The distribution of wealth is one of today’s most widely discussed and controversial issues. But what do we really know about its evolution over the long term? Do the dynamics of private capital accumulation inevitably lead to the concentration of wealth in ever fewer hands? Or do the balancing forces of growth, competition, and technological progress lead in the later stages of development to reduced inequality and greater harmony among the classes? What do we really know about how wealth and income have evolved since the eighteenth century, and what lessons can we derive from that knowledge for the century now under way? The data needed to answer these questions requires that we look into extensive historical and comparative research work covering more than three centuries and twenty countries, as well as into a new theoretical framework that affords a deeper understanding of underlying mechanisms. Modern economic growth and the diffusion of knowledge have made it possible to avoid the capitalist apocalypse but have not modified the deep structures of capital and inequality – or in any case not as much as one might have imagined in the optimistic decades following World War II.
"Very occasionally abookcomes along that changes the way we think about the world. Thomas Piketty’s new book (a translation of last year’s French edition) is a publishing sensation that has caused a stir among economists and the commentariat alike." The Telegraph
"The big idea ofCapital in the Twenty-First Centuryis that we haven’t just gone back to nineteenth-century levels of income inequality, we’re also on a path back to “patrimonial capitalism,” in which the commanding heights of the economy are controlled not by talented individuals but by family dynasties." The New York Review of Books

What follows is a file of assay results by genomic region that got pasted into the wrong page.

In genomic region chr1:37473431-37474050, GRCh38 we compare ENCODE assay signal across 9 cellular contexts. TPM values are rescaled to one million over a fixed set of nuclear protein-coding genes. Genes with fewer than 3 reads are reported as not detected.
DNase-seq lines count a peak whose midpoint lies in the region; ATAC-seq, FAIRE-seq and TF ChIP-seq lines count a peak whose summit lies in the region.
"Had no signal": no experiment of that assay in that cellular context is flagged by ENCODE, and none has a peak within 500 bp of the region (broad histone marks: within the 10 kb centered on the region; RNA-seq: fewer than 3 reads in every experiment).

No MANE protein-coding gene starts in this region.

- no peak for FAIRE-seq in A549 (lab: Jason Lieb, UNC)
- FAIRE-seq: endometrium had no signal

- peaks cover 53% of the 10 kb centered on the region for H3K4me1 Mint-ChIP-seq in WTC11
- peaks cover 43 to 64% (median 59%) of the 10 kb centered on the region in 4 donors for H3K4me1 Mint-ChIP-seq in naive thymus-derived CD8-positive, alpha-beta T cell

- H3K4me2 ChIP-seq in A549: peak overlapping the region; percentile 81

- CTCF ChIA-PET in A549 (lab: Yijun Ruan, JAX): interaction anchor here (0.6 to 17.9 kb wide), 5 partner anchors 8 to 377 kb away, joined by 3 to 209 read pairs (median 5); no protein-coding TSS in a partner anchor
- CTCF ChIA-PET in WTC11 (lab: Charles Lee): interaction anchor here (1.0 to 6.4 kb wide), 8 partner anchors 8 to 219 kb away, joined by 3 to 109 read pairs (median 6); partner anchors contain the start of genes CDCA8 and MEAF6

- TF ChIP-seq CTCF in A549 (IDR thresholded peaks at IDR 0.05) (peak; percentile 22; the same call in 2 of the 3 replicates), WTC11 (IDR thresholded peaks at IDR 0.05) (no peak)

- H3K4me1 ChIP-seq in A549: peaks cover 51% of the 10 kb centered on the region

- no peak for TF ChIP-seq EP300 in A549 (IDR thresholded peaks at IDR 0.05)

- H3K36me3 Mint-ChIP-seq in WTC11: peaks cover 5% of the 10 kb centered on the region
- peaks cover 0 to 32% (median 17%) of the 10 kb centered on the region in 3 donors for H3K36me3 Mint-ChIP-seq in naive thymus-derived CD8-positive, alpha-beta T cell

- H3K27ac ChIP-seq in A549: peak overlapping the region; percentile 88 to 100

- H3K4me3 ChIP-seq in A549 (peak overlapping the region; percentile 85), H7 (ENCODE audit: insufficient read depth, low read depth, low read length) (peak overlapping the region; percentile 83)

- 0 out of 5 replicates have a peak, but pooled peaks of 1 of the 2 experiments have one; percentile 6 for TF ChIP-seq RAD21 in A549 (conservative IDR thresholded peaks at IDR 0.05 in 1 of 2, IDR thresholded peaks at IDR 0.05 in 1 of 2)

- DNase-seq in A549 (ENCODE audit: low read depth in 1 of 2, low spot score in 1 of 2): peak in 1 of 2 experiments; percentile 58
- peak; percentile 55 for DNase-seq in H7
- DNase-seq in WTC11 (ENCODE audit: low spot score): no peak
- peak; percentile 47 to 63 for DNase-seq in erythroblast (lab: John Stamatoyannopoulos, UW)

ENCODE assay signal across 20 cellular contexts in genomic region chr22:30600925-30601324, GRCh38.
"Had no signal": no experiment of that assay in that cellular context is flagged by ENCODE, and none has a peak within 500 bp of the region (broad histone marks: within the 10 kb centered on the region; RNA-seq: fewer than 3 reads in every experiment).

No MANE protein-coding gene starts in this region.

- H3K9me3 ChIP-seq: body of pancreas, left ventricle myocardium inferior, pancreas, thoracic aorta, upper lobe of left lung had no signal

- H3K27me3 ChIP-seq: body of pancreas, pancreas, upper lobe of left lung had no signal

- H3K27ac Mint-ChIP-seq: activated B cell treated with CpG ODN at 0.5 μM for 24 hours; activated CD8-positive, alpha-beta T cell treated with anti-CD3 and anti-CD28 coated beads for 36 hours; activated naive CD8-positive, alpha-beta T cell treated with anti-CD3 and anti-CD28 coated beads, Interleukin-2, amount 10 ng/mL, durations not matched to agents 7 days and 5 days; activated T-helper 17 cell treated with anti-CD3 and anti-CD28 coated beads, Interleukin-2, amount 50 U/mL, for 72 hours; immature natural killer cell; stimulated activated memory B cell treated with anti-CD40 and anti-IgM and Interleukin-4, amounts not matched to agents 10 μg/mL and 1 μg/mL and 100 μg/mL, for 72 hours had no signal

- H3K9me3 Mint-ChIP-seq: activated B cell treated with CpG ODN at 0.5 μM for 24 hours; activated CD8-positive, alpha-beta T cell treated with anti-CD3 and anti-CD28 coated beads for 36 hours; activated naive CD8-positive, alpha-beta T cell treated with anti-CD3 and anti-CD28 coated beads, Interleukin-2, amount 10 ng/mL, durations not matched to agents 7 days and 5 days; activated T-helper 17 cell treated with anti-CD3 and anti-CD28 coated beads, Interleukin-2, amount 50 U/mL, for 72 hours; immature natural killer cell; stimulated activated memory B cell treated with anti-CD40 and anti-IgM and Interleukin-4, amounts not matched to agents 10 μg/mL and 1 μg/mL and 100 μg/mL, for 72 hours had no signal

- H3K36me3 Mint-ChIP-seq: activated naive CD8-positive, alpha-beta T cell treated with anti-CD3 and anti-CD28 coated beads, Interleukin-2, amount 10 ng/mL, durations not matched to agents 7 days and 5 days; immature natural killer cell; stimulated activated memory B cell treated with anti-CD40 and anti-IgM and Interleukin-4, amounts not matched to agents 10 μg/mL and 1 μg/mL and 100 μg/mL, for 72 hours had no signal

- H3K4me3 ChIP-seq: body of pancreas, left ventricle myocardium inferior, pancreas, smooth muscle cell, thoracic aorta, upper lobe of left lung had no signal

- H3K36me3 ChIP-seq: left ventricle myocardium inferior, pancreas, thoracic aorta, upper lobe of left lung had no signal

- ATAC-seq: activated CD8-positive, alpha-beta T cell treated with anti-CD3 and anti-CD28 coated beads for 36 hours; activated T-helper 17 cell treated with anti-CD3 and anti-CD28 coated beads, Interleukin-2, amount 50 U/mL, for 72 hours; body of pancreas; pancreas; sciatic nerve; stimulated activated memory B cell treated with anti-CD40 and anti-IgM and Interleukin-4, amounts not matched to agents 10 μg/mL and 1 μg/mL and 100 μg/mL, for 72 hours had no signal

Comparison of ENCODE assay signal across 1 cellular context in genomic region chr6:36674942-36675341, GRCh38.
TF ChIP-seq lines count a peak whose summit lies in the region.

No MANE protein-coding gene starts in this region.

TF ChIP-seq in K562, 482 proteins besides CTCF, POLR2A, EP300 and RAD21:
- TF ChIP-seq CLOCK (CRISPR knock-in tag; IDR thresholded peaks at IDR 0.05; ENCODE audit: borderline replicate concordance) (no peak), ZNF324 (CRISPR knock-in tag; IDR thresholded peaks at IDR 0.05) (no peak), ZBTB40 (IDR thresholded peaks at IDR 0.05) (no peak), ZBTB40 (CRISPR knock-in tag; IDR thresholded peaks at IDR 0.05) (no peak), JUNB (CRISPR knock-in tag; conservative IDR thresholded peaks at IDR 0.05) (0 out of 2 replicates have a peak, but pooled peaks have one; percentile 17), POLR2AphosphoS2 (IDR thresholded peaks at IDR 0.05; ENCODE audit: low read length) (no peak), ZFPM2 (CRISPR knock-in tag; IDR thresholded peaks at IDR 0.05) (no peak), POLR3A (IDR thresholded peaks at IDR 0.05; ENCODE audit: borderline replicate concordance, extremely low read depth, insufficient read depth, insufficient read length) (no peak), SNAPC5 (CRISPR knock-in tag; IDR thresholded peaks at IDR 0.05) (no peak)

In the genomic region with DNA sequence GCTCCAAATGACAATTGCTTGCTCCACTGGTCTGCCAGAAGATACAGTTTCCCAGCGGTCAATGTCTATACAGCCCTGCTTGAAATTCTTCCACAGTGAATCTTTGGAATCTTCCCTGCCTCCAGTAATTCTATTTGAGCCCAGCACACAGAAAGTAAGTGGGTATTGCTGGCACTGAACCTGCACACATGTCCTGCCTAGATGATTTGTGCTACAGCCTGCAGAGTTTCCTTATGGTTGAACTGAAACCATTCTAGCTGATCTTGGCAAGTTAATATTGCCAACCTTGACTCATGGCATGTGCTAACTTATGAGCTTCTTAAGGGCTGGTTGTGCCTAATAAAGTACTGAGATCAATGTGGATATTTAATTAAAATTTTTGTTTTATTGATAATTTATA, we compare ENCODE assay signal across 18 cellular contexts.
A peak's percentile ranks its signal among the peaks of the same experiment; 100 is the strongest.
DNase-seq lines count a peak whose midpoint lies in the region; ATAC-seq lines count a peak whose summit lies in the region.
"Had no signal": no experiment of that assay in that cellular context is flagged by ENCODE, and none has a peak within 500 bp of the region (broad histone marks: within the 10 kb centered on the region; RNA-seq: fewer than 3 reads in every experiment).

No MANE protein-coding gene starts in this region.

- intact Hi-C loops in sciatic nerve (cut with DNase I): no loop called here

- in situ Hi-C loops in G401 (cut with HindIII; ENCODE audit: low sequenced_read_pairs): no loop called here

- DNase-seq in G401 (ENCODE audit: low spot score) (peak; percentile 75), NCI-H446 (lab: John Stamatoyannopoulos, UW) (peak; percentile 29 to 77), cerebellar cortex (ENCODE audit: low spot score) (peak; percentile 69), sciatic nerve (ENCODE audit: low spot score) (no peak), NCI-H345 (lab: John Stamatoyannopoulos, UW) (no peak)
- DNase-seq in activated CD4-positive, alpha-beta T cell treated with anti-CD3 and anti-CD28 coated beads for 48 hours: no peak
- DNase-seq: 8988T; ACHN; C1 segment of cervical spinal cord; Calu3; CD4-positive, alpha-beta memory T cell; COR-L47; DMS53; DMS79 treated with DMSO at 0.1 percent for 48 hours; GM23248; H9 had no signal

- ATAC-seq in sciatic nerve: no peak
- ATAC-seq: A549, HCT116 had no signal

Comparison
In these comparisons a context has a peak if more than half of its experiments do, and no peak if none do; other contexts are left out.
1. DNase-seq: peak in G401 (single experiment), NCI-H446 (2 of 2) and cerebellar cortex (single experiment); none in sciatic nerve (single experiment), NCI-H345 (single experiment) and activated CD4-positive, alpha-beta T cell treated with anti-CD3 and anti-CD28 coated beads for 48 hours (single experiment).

"Piketty's argument is that, in an economy where the rate of return on capital outstrips the rate of growth, inherited wealth will always grow faster than earned wealth. So the fact that rich kids can swan aimlessly from gap year to internship to a job at father's bank/ministry/TV network – while the poor kids sweat into their barista uniforms – is not an accident: itis the system working normally." The Guardian
"Piketty deserves huge credit for kickstarting a debate about inequality and illuminating the distribution of income and wealth. But when it comes to the forces driving growth and wealth accumulation in our modern economy what he has probably done most to bring out into the open is our collective ignorance and confusion." The Guardian
Solving problems is hard. If a given problem still exists, you can bet that a lot of people have already come along and failed to solve it. Easy problems evaporate; it is the hard ones that linger. Furthermore, it takes a lot of time to track down, organize, and analyze the
This book is not really about money, it is about creating the life you want. A part of that is deciding what role you want money to play in it. We all have money in our lives, what matters is that you master money and it doesn’t master you. The secret
Mullainathan and Shafir discuss how scarcity affects our daily lives, recounting anecdotes of their own foibles and making surprising connections that bring this research alive. Their book provides a new way of understanding why the poor stay poor and the busy stay busy, and it reveals not only how scarcity leads
Intellectual and political debate about the distribution of wealth has long been based on an abundance of prejudice and a paucity of fact.
The distribution of wealth is too important an issue to be left to economists, sociologists, historians, and philosophers. It is of interest to everyone, and that is a good thing.
The concrete physical reality is visible to the naked eye and naturally inspires sharp but contradictory political judgments.
Whenever one speaks about the distribution of wealth, politics is never very far behind, and it is difficult for anyone to escape contemporary class prejudices and interests.
When the rate of return on capital significantly exceeds the growth rate of the economy, then it logically follows that inherited wealth grows faster than output and income.
But extreme inequality should not be ignored – or worse, celebrated as a sign that we have a high-performing economy and healthy society. Yes, some level of inequality is built in to capitalism.